"Of course. You remember, the one in Morocco who kept tripping Bonham up while he was trying to work... Yes, that's him. I didn't choose him, you stupid queer! Do you think I would choose anyone so fucking incompetent?! Fuck, I shouldn't have said that here. No, some asshole above me put him in my department because no one else can stand him. So what if I do get a bit of pleasure out of scaring him? No, that does not mean that I terrorize the rest of the Alphabet on purpose. They're all still alive aren't they? If terrorizing them in the office keeps them sharp enough on the field to keep them alive, then I'm not going to stop. I haven't lost an Alphabet agent yet, and I don't plan on it either." Some low-voiced grumbling came from the Major's office, and A listened more carefully, fully caught up in the Major's side of the conversation, but the other office was silent now.
"Hmm? No, 'm still here... This report is horrible. You could write a better report than this. I'm not saying that at all. Just that you include the most useless and meaningless information you possibly could when you make your reports." There was the sound of a file drawer opening and pages being sorted. "Like this: 'And then we ran into that awful man with the horrible taste in cravats. He went after the dear Major while you were off doing whatever it is you do and as a consequence you missed the Major vanquish the ugly creature in a game of fisticuffs.' Do you do that to them on purpose? Poor A, G and Z cringe every time they need to decipher one of your statements. You say I terrorize the Alphabet."
A chuckled to himself and went back to working on the report he'd come in for that morning. Lord Gloria's pursuit of Major Eberbach had confounded both the Alphabet and the Earl's own staff for years. And the Major as well, who despite throwing insults and punches at the flamboyant man, had still found himself clung to, figuratively and sometimes literally when Lord Gloria could get away with it, with tenacity which would rival the KGB in intensity. Simply no one had comprehended the Earl's attraction in the workaholic man who didn't appear to have any compassion, desires, or thoughts outside of NATO.
A hadn't been around when the Major and the Earl had first met. He sorely regretted it, though he'd had no choice or knowledge in the matter. He wanted to know what their first reactions had been to one another. Even now the animosity between the two could still be seen, though it was in smaller doses and much longer between episodes. The first few years of Lord Gloria's tangled interference with NATO missions had been trying in the extreme, for all involved, especially for the Alphabet who'd had to constantly deal with an irate and high-strung Major who became ever more unbearable whenever the Earl put in an appearance.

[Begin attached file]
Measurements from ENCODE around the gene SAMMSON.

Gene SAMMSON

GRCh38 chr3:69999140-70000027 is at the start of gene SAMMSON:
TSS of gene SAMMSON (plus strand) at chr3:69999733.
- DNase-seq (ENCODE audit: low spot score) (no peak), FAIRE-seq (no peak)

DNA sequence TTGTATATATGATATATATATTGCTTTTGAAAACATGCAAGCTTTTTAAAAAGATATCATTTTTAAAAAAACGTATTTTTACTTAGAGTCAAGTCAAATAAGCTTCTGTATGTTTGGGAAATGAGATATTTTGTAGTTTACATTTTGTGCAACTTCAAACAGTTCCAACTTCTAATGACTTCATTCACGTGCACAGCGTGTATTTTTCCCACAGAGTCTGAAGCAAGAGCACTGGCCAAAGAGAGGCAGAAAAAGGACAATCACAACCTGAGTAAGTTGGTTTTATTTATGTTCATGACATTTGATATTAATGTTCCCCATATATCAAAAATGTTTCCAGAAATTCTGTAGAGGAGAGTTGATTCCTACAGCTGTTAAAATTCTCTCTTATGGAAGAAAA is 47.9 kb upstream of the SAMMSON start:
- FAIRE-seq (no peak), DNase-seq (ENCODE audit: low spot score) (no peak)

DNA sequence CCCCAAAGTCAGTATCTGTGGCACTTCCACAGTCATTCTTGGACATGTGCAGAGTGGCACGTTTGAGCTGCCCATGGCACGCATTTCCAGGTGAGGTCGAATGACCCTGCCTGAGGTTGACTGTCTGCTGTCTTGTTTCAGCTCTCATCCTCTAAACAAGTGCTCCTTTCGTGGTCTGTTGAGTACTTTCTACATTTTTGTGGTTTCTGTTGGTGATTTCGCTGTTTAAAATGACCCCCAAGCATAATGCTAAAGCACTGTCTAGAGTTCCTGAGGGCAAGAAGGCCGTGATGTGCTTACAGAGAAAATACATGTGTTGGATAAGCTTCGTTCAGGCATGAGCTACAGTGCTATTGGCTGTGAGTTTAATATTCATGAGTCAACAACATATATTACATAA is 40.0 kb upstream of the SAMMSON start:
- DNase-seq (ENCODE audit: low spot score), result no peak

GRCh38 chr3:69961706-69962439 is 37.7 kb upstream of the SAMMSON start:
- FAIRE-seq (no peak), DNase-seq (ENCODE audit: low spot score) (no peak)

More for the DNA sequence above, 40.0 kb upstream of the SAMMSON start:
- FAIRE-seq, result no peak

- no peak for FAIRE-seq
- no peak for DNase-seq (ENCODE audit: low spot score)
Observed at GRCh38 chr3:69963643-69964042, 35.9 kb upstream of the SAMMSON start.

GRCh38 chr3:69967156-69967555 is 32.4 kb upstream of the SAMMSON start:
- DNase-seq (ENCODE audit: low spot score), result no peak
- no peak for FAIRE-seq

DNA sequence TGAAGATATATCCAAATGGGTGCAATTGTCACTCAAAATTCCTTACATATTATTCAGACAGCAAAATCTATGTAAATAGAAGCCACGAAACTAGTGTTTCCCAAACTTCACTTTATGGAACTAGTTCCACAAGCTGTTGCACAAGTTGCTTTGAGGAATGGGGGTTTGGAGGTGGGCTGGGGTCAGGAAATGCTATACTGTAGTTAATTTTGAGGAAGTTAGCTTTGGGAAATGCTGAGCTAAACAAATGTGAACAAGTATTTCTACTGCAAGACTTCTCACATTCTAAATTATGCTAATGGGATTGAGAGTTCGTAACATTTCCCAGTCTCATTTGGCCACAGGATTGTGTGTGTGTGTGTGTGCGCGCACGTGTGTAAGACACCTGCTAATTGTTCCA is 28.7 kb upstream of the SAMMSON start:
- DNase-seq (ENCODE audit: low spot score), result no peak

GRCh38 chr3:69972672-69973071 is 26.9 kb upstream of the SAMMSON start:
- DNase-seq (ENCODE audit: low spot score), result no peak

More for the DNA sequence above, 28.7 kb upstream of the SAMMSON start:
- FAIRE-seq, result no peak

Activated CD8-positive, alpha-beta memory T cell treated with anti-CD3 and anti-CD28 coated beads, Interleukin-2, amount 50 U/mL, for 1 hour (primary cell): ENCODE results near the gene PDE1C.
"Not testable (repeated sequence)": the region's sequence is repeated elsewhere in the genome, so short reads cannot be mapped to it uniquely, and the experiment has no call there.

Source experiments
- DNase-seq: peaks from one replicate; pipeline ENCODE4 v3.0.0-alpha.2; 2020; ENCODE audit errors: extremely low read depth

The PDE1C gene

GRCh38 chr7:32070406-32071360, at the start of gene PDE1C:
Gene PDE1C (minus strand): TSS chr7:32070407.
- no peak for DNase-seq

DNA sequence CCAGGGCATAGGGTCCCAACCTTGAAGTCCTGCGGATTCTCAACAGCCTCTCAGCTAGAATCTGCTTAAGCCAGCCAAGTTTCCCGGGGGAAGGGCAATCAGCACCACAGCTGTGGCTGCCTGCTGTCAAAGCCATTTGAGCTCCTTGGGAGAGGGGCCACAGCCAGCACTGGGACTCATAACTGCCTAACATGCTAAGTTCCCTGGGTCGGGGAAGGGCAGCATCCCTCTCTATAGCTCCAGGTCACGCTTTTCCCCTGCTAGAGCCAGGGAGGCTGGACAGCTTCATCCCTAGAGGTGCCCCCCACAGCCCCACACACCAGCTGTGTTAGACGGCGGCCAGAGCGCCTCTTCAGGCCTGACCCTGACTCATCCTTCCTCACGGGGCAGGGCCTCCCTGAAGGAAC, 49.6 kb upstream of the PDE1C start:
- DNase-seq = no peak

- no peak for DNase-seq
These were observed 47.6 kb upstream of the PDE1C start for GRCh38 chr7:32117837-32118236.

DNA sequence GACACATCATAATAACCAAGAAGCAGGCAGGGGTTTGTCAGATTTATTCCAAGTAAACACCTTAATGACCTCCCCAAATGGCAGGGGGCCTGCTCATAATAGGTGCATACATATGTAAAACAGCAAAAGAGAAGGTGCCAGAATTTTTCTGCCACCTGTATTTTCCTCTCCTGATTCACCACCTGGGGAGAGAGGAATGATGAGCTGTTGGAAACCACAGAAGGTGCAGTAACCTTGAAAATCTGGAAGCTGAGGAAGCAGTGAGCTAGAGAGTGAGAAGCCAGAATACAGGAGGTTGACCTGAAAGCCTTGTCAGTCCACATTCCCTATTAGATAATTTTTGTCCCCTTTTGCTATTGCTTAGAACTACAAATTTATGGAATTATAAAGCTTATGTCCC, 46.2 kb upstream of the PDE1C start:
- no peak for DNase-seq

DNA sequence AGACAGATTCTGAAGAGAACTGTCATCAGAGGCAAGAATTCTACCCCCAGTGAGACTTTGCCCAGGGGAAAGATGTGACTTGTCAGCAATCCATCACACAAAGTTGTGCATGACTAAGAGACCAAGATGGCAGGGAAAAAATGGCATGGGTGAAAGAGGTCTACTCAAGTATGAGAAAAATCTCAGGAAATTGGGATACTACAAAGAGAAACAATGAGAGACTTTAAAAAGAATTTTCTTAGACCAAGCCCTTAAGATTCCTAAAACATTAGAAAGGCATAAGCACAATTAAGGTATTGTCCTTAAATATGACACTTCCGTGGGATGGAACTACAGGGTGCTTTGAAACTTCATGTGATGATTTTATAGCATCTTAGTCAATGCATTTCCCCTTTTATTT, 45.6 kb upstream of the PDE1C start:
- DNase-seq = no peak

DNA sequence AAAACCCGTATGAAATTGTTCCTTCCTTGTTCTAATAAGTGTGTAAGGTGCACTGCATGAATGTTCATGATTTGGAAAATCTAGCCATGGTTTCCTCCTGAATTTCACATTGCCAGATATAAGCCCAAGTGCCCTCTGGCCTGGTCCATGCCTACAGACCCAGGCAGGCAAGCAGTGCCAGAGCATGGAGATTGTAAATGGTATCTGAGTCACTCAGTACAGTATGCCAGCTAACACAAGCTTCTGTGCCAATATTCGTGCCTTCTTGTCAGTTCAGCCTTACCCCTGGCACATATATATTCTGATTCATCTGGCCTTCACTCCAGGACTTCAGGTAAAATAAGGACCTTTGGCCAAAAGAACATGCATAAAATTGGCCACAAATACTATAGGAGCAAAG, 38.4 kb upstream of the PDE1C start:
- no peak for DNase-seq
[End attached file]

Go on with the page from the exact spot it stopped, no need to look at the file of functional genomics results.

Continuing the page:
A stopped his typing mid-sentence. It was so much easier to think fondly of the Earl when he wasn't around, bringing upheaval with him wherever he tread. It was a frightening thought that the Earl was older than himself, not by much, but his capricious whims could be so... capricious. Lord Gloria had the amazing talent to unbalance the most stable of situations when one of his fancies caught him, a fancy which could be completely unrelated to NATO business. And the Earl's other amazing talent was to find himself entrenched in delicate NATO operations, time and time over.
A glanced at the Major's office, wondering how he had managed to handle Lord Gloria's unwelcome presence for so many years without killing him in a fit of rage.
But to think fairly, he had to admit that Lord Gloria could be brilliant when he so wished, throwing wild cards of his choosing into the international espionage playing field which inevitably served to aid Major Eberbach - eventually. And it certainly helped that Lord Gloria possessed what any senior field operative would cheerfully kill for: a team so loyal that they would follow him anywhere, without hesitation, when he so asked. A was astonished every time the Earl's staff of collected mavericks followed him blindly into whatever their Lord took them. Never before in his life had he seen such loyalty, not even for the Major, who commanded both respect and fear, and more loyalty than most superiors got.
It was a secret pleasure to work with the Eroica team members, especially Bonham, and A could always see the feelings reflected in others from the Alphabet team, especially Z, who had held a great deal of respect for Bonham and Jones ever since they incident over the Göering collection in the Alaskan wilderness. When the Earl wasn't around to complicate things with his sometimes bizarre trains of thought, his staff was briskly efficient and very competent at what they did, every last one of them dedicated to the goal of keeping their Lord safe and happy.
There were good consequences when Lord Gloria teamed with the Alphabet, for the most part. A could name off several times when the Earl had been in a position to help out where the Alphabet had failed, giving them the support and use of his team when it was necessary. The Lord's actions oftentimes helped to keep the Alphabet in peak condition, as they tried to keep ahead of him as he wreaked havoc through mostly innocent actions and reactions.
And Lord Gloria had also come at a time when the Major had needed someone the most. It had been after a random firefight with the KGB, NATO had been chasing Red Army operatives through the dark and slushy streets of West Berlin, and the events had come to a head when one of the spies had pulled out her weapon and aimed at the Major, who was in hot pursuit. Both the Major and the Alphabet members there had drawn their sidearms, and the following storm of bullets had lasted a good 5 minutes before the last KGB man went down. In the aftermath Agent Z had discovered a small girl, not yet 7, in the alleyway who had been gravely wounded by a ricocheted bullet, later identified as from a .44.
It had nearly destroyed the Major. He'd abandoned the Alphabet to the clean up work, traveling in the ambulance to the hospital where he used his rank, anger and fierce personality to pull strings and stay nearby the little girl and monitor her condition.